This form does not yet contain any fields.
    « Tool Time | Main | Persian Fairy Floss »

    Martha Stewart's Baking Handbook

                            Vanilla Pastry Cream fills a Chocolate Eclair
    Join me on Facebook          
    Off the shelf  
    baking book reviews

    Today's off the shelf is not only my favourite Martha Stewart book, the 416 page hardback book is my all time favourite baking book!

    Why? It's where I turn to when I need any of the classics, here is an overview of the chapters...

    Each chapter is prefaced with relevant tips & notes on techniques and equipment used.
    Chapter one: Simple Baked Goods
    Includes, scones, popovers, Blueberry Muffins, Glazed Lemon Pound Cakes, Bundt cakes to name a few.
    Chapter two: Cookies
    Is where you will find, Chocolate Chunk Cookies, Sugar Cookies, Chocolate Hazelnut Biscotti, Brownies, Linzer Hearts, Savory Caraway Cheese Crisps amongst dozens of other recipes.
    Chapter three: Cakes
    One Bowl Chocolate Cupcakes that I make a lot, plus Lemon Madeleines, Fruitcakes, my stepson's favourite New York Cheesecake, Upside Down cake, carrot cake & the list goes on.
    Chapter four: Pies, Tarts, Cobblers and Crisps
    Of course there is Classic Apple Pie, but you'll also find Nectarine Tart, Easter Pie, Rhubarb Tart, Sour Cherry Cobbler included in the over two dozen recipes in this chapter.
    Chapter five: Yeasted Baked Goods
    In my favourite chapter, there is Cinnamon Raisin Bread, Baguettes, Panettones, Challah, Brioche, Honey Whole-wheat Bread, plus over two dozen more recipes.
    Chapter six: Pastries
    Yum, chocolate elcairs, profiteroles, napoleons, puff pastry, cream puffs, choux pastry are only a few of the wonderful recipes in this chapter.

    The chapters are followed by basic recipes, this is where you'll find your frostings, fillings, glazes, toppings and doughs. I've spoken before how Martha's Swiss meringue butter cream is in my opinion the best frosting in the world!!

    There is so much to like in this book, beautiful photographs intertwine with practical shots of techniques or for example what a baba pan looks like. It is the one book I turn to weekly, whether baking Dried Fruit Focaccia or Ciabatta, making a curd recipe, pastry or a pastry cream.

    The following is the pastry cream recipe from the book and what I used to fill the chocolate eclair pictured above, I also use it or a flavoured variety to fill cupcakes, layered desserts and to fill fruit pastry tarts. A delicious recipe that is easy to flavour with liqueur, coffee, essence/extract, zest or melted chocolate.                       Pastry cream flavoured with coffee essence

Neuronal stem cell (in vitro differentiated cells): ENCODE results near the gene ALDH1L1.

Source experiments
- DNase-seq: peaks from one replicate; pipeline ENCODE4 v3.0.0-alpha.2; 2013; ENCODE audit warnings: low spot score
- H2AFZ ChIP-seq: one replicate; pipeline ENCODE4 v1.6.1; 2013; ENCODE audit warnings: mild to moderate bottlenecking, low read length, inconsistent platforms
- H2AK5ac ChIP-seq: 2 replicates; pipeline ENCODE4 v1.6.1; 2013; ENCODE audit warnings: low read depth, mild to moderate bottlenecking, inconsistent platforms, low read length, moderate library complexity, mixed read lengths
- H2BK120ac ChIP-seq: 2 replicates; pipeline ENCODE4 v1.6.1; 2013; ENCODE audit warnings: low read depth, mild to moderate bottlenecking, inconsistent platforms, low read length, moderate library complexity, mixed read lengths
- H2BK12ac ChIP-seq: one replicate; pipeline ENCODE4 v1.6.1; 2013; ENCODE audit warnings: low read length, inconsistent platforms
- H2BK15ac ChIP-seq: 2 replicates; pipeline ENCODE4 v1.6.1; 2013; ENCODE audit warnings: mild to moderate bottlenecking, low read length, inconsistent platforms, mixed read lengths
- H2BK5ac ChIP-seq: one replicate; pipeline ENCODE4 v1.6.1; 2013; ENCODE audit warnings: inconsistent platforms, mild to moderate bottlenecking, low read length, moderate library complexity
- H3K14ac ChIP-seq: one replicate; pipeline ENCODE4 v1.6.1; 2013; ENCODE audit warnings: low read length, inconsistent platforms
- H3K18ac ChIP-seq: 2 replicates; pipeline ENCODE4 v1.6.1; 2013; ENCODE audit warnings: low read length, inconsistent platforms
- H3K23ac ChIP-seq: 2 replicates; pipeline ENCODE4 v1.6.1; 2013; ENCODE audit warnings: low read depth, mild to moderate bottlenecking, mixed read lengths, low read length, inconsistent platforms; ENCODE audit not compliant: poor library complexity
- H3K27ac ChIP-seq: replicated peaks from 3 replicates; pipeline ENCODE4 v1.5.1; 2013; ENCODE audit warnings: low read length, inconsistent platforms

Pastry Cream
    Martha Stewart's Baking Handbook

    Makes about 2 1/2 cups
    2 cups whole milk
    1/2 cup sugar
    1/2 vanilla bean, split lengthwise, seeds scraped
    Pinch of salt
    4 large egg yolks
    1/4 cup pure cornflour (cornstarch)
    2 tablespoons unsalted butter, cut into small pieces
    In a medium saucepan, combine milk, 1/4 cup sugar, vanilla bean and seeds, and salt. Cook over medium heat until mixture comes to a simmer.
    In a medium bowl, whisk together egg yolks, cornstarch, and remaining 1/4 cup sugar. Whisking constantly, slowly pour about 1/2 cup of the hot-milk mixture into the egg-yolk mixture, 1/2 cup at a time, until it has been incorporated. Pour mixture back into saucepan, and cook over medium-high heat, whisking constantly, until it thickens and registers 160 degrees on an instant-read thermometer, about 2 minutes. Remove and discard vanilla bean.
    Transfer to the bowl of an electric mixer fitted with the paddle attachment. Add the butter, and beat on medium speed until the butter melts and the mixture cools, about 5 minutes.
    Cover with plastic wrap, pressing it directly onto the surface of the pastry cream to prevent a skin from forming. Refrigerate until chilled, at least 2 hours or up to 2 days. Just before using, beat on low speed until smooth (you can also whisk by hand). 

    PrintView Printer Friendly Version

    EmailEmail Article to Friend

    Reader Comments

    There are no comments for this journal entry. To create a new comment, use the form below.

    PostPost a New Comment

    Enter your information below to add a new comment.

    My response is on my own website »
    Author Email (optional):
    Author URL (optional):
    Some HTML allowed: <a href="" title=""> <abbr title=""> <acronym title=""> <b> <blockquote cite=""> <code> <em> <i> <strike> <strong>